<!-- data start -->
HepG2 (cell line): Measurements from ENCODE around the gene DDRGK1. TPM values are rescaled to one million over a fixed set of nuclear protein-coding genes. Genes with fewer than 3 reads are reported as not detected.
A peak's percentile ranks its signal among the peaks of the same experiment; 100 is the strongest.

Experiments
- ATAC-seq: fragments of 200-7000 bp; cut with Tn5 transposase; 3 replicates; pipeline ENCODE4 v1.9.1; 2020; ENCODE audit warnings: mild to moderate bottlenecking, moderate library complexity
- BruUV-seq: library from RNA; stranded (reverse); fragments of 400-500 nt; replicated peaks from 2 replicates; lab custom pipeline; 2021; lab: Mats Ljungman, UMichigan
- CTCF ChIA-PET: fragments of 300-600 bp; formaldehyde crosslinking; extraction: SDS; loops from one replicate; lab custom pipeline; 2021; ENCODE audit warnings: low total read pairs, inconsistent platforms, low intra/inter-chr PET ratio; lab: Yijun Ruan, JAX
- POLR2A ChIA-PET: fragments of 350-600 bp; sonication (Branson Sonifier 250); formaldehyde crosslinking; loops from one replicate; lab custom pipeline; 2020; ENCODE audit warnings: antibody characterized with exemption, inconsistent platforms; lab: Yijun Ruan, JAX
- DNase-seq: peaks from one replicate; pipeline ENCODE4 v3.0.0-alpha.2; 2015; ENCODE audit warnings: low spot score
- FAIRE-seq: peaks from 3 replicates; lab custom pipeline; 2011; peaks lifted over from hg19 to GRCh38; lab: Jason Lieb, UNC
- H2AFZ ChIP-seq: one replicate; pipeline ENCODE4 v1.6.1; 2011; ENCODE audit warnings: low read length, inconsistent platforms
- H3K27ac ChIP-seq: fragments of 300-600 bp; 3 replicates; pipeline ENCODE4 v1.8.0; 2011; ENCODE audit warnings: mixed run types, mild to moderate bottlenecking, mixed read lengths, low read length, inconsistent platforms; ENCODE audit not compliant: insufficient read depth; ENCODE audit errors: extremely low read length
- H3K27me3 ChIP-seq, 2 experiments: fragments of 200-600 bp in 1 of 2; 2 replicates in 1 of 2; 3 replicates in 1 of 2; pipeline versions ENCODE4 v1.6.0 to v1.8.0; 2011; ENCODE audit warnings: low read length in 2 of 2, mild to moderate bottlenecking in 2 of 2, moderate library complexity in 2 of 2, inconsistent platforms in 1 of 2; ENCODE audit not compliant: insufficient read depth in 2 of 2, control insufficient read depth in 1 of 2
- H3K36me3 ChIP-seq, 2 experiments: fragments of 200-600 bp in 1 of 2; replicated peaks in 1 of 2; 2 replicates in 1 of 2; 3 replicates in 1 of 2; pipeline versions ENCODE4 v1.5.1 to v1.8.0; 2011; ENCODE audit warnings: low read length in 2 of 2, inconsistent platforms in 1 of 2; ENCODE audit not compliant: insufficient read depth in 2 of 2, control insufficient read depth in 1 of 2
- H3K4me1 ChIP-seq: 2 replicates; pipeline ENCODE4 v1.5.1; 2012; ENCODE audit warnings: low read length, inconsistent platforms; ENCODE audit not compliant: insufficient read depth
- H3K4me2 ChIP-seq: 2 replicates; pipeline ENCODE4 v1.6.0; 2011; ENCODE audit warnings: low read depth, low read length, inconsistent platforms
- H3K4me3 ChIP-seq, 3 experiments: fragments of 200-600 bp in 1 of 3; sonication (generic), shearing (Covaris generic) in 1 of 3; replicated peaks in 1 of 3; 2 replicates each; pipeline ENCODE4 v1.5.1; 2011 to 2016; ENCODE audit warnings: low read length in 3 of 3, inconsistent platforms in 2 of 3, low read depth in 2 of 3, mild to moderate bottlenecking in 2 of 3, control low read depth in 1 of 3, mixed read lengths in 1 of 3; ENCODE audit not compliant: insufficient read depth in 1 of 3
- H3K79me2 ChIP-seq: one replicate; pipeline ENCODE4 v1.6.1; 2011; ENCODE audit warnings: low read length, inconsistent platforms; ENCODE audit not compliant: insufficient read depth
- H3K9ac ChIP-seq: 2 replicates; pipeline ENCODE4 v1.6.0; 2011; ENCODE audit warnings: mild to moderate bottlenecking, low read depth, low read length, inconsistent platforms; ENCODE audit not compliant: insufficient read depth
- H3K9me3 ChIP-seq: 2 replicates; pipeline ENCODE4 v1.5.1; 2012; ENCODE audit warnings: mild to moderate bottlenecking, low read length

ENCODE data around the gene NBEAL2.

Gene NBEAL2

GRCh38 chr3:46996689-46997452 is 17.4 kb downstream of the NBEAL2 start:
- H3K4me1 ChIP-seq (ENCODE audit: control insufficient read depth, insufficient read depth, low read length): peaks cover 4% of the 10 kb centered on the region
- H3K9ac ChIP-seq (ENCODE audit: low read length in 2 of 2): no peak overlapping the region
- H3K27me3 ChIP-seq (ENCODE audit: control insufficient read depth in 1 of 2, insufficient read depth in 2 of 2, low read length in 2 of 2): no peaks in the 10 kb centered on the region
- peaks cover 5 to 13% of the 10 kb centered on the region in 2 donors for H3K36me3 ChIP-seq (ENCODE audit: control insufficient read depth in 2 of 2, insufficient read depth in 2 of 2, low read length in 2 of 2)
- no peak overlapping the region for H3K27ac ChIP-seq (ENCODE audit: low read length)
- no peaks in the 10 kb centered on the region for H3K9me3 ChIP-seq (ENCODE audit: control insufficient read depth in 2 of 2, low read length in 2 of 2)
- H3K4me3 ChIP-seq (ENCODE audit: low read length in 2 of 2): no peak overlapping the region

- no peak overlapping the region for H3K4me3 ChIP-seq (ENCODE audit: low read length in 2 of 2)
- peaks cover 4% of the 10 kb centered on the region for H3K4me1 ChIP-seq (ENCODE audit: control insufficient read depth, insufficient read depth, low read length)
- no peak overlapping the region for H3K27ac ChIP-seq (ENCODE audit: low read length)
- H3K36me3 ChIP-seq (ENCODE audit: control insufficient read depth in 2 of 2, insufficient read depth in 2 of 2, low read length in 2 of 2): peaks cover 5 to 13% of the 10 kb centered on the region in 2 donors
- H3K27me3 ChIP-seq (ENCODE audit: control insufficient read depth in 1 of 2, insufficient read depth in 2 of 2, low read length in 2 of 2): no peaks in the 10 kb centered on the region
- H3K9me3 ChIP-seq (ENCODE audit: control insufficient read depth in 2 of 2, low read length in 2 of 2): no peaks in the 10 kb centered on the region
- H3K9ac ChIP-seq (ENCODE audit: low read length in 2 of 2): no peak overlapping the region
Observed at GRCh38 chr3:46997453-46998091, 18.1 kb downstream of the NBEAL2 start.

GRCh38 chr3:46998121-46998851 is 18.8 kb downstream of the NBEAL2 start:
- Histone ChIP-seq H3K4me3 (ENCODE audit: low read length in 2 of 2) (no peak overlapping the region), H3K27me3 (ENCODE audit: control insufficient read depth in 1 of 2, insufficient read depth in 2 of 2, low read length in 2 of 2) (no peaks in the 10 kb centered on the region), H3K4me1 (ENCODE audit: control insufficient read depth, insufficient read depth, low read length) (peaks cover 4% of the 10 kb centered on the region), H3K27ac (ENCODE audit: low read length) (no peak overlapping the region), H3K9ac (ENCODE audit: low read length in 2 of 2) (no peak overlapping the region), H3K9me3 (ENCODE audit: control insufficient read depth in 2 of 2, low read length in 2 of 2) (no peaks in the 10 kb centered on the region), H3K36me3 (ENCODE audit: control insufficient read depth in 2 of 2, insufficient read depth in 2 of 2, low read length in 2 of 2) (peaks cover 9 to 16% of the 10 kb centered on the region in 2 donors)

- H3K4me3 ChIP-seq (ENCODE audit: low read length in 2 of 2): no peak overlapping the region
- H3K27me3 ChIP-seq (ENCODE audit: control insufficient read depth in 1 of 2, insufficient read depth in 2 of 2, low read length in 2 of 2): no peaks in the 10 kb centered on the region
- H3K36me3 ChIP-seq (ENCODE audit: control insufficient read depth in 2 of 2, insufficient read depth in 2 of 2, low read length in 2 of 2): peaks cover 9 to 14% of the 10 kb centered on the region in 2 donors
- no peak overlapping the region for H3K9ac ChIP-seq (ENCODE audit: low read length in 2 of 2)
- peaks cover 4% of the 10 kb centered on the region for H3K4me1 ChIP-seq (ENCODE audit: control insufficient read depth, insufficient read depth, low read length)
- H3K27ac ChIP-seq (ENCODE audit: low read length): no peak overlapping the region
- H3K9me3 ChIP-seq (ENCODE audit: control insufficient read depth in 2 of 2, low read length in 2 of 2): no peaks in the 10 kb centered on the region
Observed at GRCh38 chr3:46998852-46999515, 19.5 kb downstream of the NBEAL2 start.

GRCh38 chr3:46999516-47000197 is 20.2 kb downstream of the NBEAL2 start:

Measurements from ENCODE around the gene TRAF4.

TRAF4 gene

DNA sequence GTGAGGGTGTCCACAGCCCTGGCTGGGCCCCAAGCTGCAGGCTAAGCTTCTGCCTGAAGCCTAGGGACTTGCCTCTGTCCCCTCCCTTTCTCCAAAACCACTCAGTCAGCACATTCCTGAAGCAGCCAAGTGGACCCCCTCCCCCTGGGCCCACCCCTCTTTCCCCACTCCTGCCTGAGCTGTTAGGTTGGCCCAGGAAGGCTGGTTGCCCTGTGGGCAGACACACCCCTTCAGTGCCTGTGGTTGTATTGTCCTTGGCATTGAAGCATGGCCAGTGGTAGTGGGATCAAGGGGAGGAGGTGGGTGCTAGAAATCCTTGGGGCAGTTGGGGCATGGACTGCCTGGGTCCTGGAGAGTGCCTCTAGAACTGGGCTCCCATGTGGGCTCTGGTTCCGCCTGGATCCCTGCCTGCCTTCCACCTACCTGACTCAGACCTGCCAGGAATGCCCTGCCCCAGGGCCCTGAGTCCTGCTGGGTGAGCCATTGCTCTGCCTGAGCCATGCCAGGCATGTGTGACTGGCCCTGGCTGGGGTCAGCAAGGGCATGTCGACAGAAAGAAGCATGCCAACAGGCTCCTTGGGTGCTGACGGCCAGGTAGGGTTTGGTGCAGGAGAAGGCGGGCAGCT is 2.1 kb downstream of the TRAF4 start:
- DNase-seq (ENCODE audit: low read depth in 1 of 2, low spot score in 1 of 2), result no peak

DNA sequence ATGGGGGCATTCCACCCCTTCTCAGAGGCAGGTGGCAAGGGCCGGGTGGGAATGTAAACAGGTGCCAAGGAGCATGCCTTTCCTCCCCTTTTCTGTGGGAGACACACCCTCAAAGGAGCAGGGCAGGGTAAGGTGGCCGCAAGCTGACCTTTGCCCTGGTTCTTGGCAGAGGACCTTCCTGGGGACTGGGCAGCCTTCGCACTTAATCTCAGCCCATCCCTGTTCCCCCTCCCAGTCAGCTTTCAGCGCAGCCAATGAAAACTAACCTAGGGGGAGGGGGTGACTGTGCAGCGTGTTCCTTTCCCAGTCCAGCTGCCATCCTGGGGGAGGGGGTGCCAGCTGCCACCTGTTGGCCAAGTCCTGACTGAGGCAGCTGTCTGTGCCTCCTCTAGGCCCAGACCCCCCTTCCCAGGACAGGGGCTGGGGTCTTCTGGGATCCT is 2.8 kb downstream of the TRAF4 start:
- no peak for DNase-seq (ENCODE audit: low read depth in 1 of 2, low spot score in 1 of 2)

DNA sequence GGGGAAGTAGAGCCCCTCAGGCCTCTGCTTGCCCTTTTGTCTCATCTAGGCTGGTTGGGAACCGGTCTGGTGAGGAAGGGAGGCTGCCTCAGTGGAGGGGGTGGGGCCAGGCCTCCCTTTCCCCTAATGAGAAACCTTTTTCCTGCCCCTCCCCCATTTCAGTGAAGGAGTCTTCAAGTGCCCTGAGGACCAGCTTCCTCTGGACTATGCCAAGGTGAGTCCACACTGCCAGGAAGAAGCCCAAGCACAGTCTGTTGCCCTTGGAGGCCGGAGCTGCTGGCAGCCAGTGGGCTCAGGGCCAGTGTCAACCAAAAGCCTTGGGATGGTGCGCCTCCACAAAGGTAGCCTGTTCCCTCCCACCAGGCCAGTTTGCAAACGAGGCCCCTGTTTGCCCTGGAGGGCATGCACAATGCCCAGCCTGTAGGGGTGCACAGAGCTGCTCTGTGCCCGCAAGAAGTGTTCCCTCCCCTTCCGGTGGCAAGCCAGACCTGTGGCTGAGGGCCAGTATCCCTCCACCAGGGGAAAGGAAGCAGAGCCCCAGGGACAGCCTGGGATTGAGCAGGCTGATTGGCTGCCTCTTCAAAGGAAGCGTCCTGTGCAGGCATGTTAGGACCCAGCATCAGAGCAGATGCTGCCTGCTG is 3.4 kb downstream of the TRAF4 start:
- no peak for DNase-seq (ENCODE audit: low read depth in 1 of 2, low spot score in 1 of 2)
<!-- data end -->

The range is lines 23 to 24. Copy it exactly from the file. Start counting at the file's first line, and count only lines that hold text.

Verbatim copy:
- H3K4me1 ChIP-seq (ENCODE audit: control insufficient read depth, insufficient read depth, low read length): peaks cover 4% of the 10 kb centered on the region
- H3K9ac ChIP-seq (ENCODE audit: low read length in 2 of 2): no peak overlapping the region